With his 20-point, 16-rebound effort Wednesday against the Denver Nuggets, Orlando Magic center Nik Vučević extended to eight games his streak of double-doubles, the longest active stretch in the NBA. In that span, the seven-footer is averaging 17.8 points and 13.1 boards on 54.3 percent shooting from the floor. Contrast that level of productivity with his output from his first 40 appearances--13.6 points, 10.7 boards, 50 percent shooting--and it's clear that something has clicked for the third-year big man. What's changed?
"It's me getting back, shape-wise," Vučević said. "Just feeling the game to where I was early in the season. After the concussion and the sprained ankle, I kinda got out of rhythm. So it's just me getting back to 100 percent and just feeling good out there for longer periods."
Vučević sprained his ankle in a December game against the Washington Wizards after he landed on a photographer who was seated along the baseline, an injury he aggravated a short while later. In January, he received a concussion after hitting his head on the floor in a loss to the Los Angeles Clippers.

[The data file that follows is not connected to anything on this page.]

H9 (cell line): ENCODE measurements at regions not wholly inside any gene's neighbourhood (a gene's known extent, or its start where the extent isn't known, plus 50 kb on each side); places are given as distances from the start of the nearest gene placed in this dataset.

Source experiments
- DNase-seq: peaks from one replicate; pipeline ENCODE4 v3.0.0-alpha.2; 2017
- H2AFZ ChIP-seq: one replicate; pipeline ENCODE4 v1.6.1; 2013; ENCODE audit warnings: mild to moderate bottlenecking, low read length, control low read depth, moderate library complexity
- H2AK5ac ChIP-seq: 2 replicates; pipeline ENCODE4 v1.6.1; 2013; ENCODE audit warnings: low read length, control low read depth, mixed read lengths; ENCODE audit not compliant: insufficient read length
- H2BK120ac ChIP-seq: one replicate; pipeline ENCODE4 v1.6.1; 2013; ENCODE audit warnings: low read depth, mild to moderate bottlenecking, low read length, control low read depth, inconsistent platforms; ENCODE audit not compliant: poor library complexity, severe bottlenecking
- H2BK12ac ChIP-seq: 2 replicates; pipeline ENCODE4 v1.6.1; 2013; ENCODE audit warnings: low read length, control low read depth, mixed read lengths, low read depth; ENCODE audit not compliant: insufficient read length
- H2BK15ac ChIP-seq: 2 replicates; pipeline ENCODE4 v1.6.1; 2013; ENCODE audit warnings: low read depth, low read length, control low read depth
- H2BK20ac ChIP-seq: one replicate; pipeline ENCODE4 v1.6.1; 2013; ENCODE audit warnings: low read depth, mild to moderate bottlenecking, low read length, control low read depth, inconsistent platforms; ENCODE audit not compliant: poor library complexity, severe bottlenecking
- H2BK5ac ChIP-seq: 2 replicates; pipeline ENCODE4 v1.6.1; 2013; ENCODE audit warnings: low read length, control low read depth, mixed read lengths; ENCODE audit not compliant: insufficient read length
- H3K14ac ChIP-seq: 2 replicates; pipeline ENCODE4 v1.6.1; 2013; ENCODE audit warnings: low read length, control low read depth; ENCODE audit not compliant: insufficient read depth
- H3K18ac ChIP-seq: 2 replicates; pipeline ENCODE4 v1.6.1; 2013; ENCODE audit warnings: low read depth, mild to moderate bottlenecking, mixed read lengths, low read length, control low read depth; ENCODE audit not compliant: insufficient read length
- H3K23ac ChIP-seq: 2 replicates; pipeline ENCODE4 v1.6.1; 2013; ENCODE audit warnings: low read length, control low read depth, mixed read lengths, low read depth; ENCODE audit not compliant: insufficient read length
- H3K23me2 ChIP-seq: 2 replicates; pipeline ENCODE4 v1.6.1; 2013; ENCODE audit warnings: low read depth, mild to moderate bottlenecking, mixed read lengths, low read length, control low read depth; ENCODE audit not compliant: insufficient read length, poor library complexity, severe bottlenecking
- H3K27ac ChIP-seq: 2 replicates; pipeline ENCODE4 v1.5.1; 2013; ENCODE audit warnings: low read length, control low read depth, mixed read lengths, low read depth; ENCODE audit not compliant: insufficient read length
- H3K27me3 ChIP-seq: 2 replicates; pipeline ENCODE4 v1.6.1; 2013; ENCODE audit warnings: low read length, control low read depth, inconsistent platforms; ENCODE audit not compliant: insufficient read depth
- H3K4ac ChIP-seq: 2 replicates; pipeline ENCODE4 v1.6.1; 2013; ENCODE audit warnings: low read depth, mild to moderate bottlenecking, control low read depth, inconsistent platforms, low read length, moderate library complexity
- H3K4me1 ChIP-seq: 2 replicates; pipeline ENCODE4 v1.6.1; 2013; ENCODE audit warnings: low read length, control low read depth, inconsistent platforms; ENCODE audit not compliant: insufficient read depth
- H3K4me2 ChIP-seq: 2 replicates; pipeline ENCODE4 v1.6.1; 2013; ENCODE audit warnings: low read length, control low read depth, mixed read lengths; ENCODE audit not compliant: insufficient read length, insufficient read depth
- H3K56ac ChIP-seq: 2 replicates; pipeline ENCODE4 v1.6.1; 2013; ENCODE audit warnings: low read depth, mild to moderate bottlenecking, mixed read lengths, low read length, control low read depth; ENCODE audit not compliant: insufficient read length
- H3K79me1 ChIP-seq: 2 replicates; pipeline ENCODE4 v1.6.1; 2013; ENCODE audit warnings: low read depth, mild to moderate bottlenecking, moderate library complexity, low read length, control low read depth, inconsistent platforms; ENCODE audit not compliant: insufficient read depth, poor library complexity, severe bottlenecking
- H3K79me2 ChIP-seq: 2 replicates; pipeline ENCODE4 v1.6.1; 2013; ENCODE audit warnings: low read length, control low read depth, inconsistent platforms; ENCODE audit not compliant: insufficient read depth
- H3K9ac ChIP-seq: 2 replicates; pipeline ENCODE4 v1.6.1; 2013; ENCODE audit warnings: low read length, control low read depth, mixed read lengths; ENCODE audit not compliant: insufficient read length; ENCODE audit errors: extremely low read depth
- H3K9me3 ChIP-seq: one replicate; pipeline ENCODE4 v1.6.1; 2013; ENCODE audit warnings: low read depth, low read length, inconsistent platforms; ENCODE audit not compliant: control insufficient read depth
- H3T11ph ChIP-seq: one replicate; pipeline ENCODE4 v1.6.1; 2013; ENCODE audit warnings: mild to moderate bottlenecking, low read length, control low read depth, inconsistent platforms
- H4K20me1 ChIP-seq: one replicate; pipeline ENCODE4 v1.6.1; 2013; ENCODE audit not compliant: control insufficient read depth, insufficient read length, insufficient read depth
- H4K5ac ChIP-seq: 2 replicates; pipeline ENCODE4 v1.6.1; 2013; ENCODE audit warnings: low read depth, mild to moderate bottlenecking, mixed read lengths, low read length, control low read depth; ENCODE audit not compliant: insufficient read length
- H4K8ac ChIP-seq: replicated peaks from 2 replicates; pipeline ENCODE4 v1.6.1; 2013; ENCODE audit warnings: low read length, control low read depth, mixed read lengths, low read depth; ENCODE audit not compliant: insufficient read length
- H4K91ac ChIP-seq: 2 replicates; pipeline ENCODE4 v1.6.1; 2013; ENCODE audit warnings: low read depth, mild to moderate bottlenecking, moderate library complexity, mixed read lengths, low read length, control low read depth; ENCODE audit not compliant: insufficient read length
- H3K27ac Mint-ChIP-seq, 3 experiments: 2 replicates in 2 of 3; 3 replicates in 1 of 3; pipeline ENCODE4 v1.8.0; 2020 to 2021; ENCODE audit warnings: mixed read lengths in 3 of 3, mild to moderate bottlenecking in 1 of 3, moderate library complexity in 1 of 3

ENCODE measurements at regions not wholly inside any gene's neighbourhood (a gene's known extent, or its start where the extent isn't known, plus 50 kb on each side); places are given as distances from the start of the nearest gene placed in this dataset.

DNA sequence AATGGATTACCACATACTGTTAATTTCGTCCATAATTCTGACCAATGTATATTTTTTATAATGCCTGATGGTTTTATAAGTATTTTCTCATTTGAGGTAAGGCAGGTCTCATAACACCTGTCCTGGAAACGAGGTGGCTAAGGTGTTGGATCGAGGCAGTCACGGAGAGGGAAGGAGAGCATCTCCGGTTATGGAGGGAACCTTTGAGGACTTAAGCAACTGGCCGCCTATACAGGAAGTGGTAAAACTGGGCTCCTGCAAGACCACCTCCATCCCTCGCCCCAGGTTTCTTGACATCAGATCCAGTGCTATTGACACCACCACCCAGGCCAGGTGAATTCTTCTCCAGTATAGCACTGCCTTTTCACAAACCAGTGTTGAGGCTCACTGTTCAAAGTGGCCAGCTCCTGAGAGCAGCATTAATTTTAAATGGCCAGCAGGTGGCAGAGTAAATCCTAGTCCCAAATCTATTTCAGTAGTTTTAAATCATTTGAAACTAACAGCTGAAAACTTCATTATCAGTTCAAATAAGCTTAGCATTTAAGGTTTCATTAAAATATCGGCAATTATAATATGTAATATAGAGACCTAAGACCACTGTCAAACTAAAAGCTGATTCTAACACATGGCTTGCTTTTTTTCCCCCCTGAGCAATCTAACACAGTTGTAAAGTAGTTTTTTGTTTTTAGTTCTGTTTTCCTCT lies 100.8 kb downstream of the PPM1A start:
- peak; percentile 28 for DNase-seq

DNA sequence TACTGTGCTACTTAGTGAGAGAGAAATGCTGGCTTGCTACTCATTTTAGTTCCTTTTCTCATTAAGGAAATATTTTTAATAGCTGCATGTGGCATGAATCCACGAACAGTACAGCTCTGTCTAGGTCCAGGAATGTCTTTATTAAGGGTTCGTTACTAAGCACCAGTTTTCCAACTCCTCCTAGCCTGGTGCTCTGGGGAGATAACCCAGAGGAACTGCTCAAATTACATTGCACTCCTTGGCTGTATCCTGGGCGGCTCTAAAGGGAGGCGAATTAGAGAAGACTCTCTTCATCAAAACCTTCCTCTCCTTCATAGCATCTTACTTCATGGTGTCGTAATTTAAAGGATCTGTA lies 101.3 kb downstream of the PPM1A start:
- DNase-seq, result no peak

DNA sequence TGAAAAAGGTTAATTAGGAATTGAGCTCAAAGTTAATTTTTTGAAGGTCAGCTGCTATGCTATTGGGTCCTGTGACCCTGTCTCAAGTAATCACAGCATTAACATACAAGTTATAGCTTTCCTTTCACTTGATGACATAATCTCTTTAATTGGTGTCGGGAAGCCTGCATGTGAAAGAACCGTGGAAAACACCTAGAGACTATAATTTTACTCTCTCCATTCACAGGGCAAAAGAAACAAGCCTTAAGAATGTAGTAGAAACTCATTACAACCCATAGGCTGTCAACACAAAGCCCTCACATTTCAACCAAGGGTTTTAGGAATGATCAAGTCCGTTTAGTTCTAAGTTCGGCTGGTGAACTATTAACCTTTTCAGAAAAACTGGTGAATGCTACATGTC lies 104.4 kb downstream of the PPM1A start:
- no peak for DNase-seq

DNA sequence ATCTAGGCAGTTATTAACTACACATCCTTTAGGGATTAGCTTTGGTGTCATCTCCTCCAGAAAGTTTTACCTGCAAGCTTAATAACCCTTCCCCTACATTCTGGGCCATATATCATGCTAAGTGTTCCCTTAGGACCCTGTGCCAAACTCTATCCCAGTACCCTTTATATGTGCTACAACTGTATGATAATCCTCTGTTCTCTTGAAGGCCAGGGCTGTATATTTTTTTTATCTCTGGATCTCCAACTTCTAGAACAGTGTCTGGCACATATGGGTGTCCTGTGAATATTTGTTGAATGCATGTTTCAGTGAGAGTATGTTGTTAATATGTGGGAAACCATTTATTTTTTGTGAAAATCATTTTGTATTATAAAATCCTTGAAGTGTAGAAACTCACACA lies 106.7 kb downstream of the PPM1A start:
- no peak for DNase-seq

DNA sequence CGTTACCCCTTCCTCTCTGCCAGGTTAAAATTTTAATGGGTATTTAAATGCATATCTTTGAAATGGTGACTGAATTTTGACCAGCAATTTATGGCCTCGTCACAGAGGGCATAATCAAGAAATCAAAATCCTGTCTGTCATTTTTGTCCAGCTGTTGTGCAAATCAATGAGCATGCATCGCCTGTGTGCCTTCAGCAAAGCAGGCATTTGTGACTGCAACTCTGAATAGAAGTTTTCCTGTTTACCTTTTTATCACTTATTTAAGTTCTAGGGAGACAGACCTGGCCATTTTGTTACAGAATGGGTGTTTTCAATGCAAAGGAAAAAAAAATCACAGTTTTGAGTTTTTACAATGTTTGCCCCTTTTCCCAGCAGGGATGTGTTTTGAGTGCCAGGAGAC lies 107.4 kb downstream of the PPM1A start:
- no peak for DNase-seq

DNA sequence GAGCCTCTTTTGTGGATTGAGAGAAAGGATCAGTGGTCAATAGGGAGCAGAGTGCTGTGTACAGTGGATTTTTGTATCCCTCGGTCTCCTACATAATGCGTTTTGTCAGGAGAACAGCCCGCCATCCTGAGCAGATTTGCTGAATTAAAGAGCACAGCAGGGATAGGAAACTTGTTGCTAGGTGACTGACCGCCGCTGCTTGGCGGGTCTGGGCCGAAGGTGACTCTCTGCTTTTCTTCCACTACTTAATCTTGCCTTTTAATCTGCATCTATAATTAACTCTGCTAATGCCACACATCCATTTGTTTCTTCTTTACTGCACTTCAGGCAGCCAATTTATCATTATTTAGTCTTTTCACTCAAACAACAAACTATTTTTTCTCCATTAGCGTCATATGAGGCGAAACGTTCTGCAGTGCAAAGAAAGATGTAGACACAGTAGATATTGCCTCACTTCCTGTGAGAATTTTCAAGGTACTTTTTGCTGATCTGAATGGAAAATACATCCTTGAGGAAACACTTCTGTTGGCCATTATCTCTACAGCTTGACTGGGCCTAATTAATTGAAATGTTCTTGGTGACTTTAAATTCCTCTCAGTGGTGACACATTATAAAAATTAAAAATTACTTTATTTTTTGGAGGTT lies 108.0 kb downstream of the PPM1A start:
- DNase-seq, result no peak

Health and conditioning explain only a part of Vučević's recent resurgence, however. To hear him tell it, a change in his mental approach has also helped him return to form.
"It's just me being aggressive," Vučević said. "Just trying to help my team as much as I can. Obviously, rebounding is something I can do every night by just being the biggest guy on this team. And then with points, the way our offense runs I get a lot of good looks from my teammates. I just try to be aggressive and finish around the rim and making jump shots."
During Vučević's eight-game hot streak, the Montenegrin has converted 52.8 percent of his mid-range shots, according to NBA.com/stats, making him a threat to score even when pulled away from the basket area, where he's remained effective. In his first 40 games, NBA.com/stats data indicate Vučević shot a respectable, but not elite, 42.9 percent on such shots.
So long as Vučević continues to produce consistently and remains in good health, Orlando will find itself in a position to win on most nights. One story to watch over the Magic's final 16 games--in a season that looks inconsequential on paper, given that the playoff chase has long since ended--is how Orlando uses the 23-year-old and what strides he makes.